A manga is an extremely consistent form of visual and written communication with it's own toolbox and conventions. It's a form of creative writing and if it is expertly told, using the two mediums – visual-image/verbal-text dichotomy – to great effect, and utilizing the strengths of each one the end result can be of a beautiful 'cinematic' nature. Usually pictures describe places, faces and scenes, while text sections will narrate thoughts, feelings and sequences of events.
Question: "Parts of your work sometime seems like a scene from a movie. Like when Hinamori goes after [Ichimaru] Gin right after Aizen's death."
Kubo: "That’s actually one of the scene’s that worked out as I wanted. It’s one where I was able to portray everything with the right techniques, so I’m happy to hear you say that."
Morita: "It’s one of those things that you can read on without really noticing. But after you go over it again, and think about the frame size on each page or the kind of effects he’s using, you realize how well it’s drawn out."
Tite Kubo is an author that has achieved not only a very stylish artwork but also a naturally very cinematographic visualization. Bleach is full of examples of this manga grammar. How readers interpret some scenes in a manga would be much easier/clearer if they'd try to understand the most basic premises of manga storytelling. Even though one can find obvious this techniques I'm gonna write about some of them because, as Morita said, the reader often tend to overlook them and I feel that very often Kubo's original intent is obscured, lost and/or misunderstood because of this.
Because size matters. Depending on it's size an author can remark the importance of a panel or make that same panel seem trivial. If the panel is larger, the reader's eye will linger longer on that drawing in particular. On the other hand, when the panel is smaller, the moment will feel shorter and the more quickly you will move on to other, more important panels. Therefore sometimes, when an author wants an scene to seem significant, he can use an entire page or even a two-page spread to command more attention and stress the meaning of an scene in the story.
There are times an author will leave out backgrounds entirely if he feels the need is for an emotionally heightened scene. But Kubo, ever the poet, explains this point much better than I ever could:
Kubo: "I think when I am drawing, I wasn't just clarifying the lines, but illustrating the 'air'. Therefore, no matter in drawing or writing, neither words nor lines, but singularly illustrating the 'air'. I always have this feeling of bringing the 'air' into the paper when drawing. How to phrase it, every panel should have a background. Backgrounds are drawn to remind the reader where is the characters situated. However, I feel that it was not that important. In this manner, at the very panel when a character is exceptionally distinctive, I don't feel like filling the background at all."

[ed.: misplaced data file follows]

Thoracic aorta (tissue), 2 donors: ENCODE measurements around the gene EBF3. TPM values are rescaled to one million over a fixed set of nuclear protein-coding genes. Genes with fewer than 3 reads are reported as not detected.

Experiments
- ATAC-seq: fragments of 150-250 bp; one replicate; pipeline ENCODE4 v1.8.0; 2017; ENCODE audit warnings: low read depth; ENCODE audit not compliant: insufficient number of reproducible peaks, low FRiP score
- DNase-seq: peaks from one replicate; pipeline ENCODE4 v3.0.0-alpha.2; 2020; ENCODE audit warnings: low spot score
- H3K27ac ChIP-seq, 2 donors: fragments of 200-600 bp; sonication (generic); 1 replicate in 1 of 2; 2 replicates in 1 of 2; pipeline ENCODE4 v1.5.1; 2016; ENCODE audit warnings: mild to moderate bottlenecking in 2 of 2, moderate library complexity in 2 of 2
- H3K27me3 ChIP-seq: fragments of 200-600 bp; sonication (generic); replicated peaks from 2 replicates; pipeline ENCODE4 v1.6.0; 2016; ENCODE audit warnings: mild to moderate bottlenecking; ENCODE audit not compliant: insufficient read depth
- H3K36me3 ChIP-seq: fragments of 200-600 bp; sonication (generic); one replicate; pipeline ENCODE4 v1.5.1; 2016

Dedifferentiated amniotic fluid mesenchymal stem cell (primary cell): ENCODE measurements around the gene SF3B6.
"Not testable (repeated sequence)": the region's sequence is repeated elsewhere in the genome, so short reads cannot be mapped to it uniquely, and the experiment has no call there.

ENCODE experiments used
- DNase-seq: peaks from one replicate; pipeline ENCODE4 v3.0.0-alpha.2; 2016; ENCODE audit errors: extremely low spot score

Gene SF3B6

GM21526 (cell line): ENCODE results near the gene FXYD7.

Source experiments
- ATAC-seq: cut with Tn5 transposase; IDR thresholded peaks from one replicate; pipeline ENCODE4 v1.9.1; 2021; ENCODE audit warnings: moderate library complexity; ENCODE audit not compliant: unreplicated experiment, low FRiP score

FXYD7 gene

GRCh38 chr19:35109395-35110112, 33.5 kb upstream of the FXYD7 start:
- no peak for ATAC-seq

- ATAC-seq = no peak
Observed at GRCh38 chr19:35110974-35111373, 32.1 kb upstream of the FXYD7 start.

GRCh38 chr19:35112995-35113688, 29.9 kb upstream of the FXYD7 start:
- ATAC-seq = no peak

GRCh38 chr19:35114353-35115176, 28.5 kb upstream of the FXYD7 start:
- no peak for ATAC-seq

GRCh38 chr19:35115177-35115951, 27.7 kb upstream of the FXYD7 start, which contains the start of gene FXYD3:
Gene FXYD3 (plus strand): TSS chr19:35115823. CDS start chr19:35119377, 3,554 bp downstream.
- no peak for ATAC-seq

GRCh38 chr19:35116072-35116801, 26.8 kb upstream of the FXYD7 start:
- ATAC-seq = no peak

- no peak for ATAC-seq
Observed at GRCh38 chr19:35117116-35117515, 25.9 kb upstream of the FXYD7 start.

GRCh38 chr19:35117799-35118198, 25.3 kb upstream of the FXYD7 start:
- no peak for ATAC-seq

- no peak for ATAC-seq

Other than realistic background we also have abstract backgrounds that can help to evoke a particular feeling in the reader. In this section it's included the classic 'shojo background' that Kubo and many other (shojo and shonen) manga authors often use to suggest the presence of romantic feelings between characters.
The lack of borders, like the concept of larger panels creating a longer sense of time and importance, tacks on a little more time. Instead of traveling from panel border to panel border, the absence of a panel puts no limits on where the viewer can look. It will make the eye travel across the ENTIRE page, giving the reader a sense of timelessness... like a moment lingering in the air. This is a wonderful technique for emotionally heightened moments and is often used in kissing scenes.
Each rescue/battle panel is usually draw to it's extreme, using a low-level camera angle (called a worm's eye view) to make a bad guy or monster even more menacing or a high-level camera angle (called bird's eye view) to help establish where your characters are in relation to each other and their surroundings. Whenever a manga creator means to draw a protagonist victorious usually he uses a worm's eye view to make him seem stonger and overpowering.
Zooms are a sequence of repeated panels which zoom in or out with each repetition. This method is used to emphasize the motion. Starting close and zooming out gives the reader a sense of the grandeur of the moment, while zooming in throughout the transitions intensifies their meaning. This kind of zooms are habitual in rescue scenes usually focusing in the rescued eyes. Kubo also sometimes use an low angle of framing (worm’s-eye view) to give the illusion that Ichigo is more impressive and imposing than he really is.
What we usually denominate Ichigo's tunnel vision and detractors say it's just coincidence or has no meaning behind it. Taking as example the second picture we can see Ishida and Chad seem smaller than Orihime and Renji, while Rukia is the core from/to which the picture converge. Well, if you have very basic drawing skills you'll know these kind of drawings are commonly know as one-point perspective. And as Rukia appears always as the vanishing point of them and these panels are from Ichigo's personal point of view, it means that Rukia is placed at the very center of Ichigo's visual field, directly facing the reader; and that Kubo purposely drew it so.
Speed lines appear often in action sequences, the background will possess an overlay of neatly ruled lines to portray direction of movements. But the point in which we're going to focus on right now is that speed lines can also be applied to characters as a way to emphasize intensity of their emotions (fear, happiness, shock, etc). This technique is mostly used on frames shots closing up on the character (usually from the torso up). Readers get the sense that the camera is zooming in on the character's expression.